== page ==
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South Korea's first quarter GDP shrinks, adding pressure for rate cut

Key Points
  • South Korea's economy shrank more than initially estimated in the first quarter while core inflation slowed to a near 20-year low in May, data showed on Tuesday, adding to the case for the central bank to cut interest rates.
  • The BOK's monetary policy committee held the benchmark interest rate unchanged last Friday but a split vote in the decision was widely interpreted by investors as a central bank signal of a rate cut in the near term.
A South Korea flag is displayed against skyscrapers and businesses in Gangnam-gu, Seoul.
Ann Hermes | Christian Science Monitor | Getty Images

South Korea's economy shrank more than initially estimated in the first quarter while core inflation slowed to a near 20-year low in May, data showed on Tuesday, adding to the case for the central bank to cut interest rates.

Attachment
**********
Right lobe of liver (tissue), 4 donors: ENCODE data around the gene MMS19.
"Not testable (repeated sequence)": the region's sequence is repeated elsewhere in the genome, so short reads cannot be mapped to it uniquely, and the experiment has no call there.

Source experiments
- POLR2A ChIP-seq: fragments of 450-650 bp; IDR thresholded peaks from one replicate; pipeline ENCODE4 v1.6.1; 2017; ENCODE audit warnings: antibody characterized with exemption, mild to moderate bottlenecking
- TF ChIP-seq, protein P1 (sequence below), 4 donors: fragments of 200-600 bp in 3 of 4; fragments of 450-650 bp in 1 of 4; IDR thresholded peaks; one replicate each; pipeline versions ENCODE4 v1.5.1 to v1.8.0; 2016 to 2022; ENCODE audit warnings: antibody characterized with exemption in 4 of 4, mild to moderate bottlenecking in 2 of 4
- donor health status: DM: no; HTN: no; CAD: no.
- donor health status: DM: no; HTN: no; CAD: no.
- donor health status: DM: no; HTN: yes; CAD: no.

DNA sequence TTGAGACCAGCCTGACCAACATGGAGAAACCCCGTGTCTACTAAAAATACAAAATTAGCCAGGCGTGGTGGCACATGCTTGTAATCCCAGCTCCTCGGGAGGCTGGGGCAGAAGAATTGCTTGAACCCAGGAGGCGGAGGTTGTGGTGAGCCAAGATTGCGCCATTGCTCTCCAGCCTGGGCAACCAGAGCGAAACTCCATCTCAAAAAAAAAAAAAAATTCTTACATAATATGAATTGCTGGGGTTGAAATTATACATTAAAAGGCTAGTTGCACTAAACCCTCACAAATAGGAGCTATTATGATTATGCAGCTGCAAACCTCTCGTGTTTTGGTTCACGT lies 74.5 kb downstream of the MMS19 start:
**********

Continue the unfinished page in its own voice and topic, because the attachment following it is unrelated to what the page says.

The country's gross domestic product contracted by a seasonally adjusted 0.4% in the January-March period from the previous quarter, the Bank of Korea's revised data showed, a notch faster than a 0.3% decline estimated earlier.

Statistics Korea said separately core consumer price index, which excludes volatile food and energy prices, rose 0.6% in May from a year earlier, slower than the 0.7% gain in April and the weakest since a 0.1% rise set in December 1999.

"Treasury bond yields have already gone below the policy rate and today's data, along with the market interest rates, will push the central bank for a rate cut," said Oh Chang-sob, fixed-income strategist at Korea Investment & Securities.

Both sets of data were released before financial markets commenced trading.

The BOK's monetary policy committee held the benchmark interest rate unchanged last Friday but a split vote in the decision was widely interpreted by investors as a central bank signal of a rate cut in the near term.

It next reviews its policy on July 18, when the central bank is also due to release a revised economic growth forecast for this year. In April, the BOK cut its 2019 economic growth forecast to 2.5% from 2.6% seen previously.

The BOK said in a statement on Tuesday construction investment and exports fared worse than initially estimated in late April, while government spending growth was revised slightly up from the estimate.

From a year earlier, Asia's fourth-largest economy grew a revised 1.7% during the first quarter, slower than a 1.8% rise estimated earlier.